Identifier

etd-11102007-154707

Degree

Doctor of Philosophy (PhD)

Department

Chemical Engineering

Document Type

Dissertation

Abstract

The discharge of hydrophobic organic chemicals (HOCs) and other hazardous substances from anthropogenic sources to surface waters and the atmosphere has led to the widespread contamination of bottom sediments throughout the world. HOCs collect in sediments due to their affinity for organic matter and other sorbents present on and within their solid matrices. There is interest in the movement of HOCs from historically contaminated, resuspended sediments to surface waters due to the connection between chemical desorption and bioavailability. Quantitatively accurate predictions of contaminant concentrations in environmental media are needed for reliable risk assessment and to develop strategies for protection of environmental quality. To fully describe the processes relevant to HOC transport between sediment and water, several scales must be understood. These include the molecular, intraparticle, particle, and operational scales of chemical transport. The understanding of particle-scale processes is an evolving area of environmental science and engineering research but suffers from a lack of information regarding the role of particle structure and organic matter arrangement at the intraparticle scale. Using insights from studies of sediment and soil surface properties and empirical measurements of contaminant release rates, a particle-scale model of contaminant desorption has been developed that provides some insight into the nature of biphasic chemical desorption. HOC release in the environment is a serious problem that can be exacerbated in the short term by the implementation of remediation technologies. Environmental dredging is a commonly employed remediation option, often for the practical purpose of maintaining waterways. During dredging operations significant quantities of sediment are resuspended and move offsite. To date, it has been assumed that the impact of this material is greatest at the point of dredging, but this has not been tested either experimentally or using a robust chemodynamic modeling approach. A mechanistic model incorporating the relevant transport processes for introduction and removal of dissolved chemical in the water column originating from suspended sediment was developed and simulations using field data forecast a maximum soluble chemical concentration far downstream from the point-of-dredging. This contradicts the equilibrium partitioning assumption often used to estimate the impact of remedial dredging.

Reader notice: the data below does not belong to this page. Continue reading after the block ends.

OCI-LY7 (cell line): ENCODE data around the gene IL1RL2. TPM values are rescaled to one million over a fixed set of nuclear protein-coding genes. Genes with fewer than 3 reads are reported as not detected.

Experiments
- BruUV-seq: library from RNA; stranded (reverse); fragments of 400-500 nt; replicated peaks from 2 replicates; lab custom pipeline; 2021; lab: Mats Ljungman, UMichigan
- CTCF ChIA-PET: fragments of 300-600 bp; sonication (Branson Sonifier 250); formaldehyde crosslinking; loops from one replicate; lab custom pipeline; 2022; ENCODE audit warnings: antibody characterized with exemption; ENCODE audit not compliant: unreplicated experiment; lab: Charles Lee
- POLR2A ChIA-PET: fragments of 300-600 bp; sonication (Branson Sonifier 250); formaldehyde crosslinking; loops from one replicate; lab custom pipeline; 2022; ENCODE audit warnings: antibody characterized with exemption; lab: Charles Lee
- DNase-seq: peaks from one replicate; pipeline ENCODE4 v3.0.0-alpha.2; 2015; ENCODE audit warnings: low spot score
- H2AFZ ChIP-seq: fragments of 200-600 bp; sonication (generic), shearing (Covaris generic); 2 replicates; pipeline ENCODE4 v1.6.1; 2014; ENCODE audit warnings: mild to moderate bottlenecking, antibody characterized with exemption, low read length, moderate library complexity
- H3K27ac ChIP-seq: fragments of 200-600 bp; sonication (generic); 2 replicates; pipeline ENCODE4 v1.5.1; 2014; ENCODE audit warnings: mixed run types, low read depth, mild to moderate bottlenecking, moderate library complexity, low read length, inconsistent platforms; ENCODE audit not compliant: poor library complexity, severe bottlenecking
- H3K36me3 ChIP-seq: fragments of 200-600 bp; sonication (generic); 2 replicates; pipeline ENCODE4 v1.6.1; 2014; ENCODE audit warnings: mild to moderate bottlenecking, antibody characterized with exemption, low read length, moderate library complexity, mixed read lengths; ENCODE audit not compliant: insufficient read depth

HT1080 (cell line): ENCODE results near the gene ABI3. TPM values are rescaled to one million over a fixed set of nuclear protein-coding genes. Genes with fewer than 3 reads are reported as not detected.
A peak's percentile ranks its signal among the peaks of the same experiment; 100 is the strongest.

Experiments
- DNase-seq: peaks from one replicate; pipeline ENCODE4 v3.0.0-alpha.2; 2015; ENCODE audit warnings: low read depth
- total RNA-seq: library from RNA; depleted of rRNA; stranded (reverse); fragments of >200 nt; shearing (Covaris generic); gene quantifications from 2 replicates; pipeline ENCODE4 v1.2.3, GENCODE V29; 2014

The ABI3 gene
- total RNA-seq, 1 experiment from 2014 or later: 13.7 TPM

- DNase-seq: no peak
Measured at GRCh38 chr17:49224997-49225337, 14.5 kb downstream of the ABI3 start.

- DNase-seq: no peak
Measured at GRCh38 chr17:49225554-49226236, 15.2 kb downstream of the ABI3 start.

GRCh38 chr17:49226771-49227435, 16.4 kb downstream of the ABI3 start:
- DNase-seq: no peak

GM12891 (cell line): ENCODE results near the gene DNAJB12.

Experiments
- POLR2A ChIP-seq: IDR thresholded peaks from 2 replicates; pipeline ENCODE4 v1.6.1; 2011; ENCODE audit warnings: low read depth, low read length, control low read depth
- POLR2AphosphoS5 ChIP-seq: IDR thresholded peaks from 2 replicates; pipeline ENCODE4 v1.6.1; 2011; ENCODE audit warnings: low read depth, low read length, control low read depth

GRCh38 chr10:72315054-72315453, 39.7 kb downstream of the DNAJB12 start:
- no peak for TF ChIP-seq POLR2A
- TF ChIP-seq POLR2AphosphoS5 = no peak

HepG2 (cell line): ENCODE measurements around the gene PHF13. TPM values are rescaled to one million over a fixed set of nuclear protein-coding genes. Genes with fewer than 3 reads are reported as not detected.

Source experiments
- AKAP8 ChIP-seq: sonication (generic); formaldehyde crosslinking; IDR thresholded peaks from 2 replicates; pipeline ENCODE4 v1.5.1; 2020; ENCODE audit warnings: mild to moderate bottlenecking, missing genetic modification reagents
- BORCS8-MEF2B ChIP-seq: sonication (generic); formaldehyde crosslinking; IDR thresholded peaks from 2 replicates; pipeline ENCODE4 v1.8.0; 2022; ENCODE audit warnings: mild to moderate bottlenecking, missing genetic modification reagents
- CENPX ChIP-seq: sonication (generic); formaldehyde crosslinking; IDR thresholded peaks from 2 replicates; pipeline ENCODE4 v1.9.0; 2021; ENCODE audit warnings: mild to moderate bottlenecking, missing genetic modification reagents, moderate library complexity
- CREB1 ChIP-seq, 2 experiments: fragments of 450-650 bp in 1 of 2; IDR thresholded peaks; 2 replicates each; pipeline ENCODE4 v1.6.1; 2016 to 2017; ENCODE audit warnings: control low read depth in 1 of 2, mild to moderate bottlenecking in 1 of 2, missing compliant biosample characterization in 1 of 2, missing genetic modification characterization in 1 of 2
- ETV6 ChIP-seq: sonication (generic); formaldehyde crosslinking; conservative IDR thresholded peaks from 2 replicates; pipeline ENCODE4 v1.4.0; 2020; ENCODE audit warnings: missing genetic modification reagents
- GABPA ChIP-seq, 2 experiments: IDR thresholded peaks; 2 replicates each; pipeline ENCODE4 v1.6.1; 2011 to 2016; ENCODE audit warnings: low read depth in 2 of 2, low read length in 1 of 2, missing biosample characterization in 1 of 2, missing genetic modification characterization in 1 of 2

Date

2007

Document Availability at the Time of Submission

Release the entire work immediately for access worldwide.

Committee Chair

Louis J. Thibodeaux

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